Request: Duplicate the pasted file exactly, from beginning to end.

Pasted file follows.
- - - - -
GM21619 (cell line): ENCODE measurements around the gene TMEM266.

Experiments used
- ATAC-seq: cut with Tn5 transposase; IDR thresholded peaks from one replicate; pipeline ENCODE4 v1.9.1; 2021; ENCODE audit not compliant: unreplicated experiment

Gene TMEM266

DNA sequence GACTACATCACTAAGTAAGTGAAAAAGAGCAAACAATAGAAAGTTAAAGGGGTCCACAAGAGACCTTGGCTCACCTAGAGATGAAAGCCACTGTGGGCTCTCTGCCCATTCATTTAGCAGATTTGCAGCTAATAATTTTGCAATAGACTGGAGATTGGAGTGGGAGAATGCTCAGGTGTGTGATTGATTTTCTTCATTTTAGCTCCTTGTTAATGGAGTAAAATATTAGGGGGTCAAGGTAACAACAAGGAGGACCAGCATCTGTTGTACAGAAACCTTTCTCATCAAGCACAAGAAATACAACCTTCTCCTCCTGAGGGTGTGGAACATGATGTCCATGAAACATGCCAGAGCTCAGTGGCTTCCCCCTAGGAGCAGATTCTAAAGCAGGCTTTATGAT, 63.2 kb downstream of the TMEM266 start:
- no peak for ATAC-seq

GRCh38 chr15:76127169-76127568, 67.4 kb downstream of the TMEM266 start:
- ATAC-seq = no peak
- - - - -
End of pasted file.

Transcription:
GM21619 (cell line): ENCODE measurements around the gene TMEM266.

Experiments used
- ATAC-seq: cut with Tn5 transposase; IDR thresholded peaks from one replicate; pipeline ENCODE4 v1.9.1; 2021; ENCODE audit not compliant: unreplicated experiment

Gene TMEM266

DNA sequence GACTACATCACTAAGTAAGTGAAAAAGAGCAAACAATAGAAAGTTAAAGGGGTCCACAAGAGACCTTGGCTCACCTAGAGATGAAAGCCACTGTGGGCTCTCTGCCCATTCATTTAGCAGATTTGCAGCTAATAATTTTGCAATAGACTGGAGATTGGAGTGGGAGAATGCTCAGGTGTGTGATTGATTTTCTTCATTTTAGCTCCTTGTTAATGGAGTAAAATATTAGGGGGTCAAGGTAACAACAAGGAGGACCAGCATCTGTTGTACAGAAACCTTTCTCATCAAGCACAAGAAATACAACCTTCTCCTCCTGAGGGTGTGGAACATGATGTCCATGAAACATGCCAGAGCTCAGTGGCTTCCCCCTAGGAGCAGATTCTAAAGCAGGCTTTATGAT, 63.2 kb downstream of the TMEM266 start:
- no peak for ATAC-seq

GRCh38 chr15:76127169-76127568, 67.4 kb downstream of the TMEM266 start:
- ATAC-seq = no peak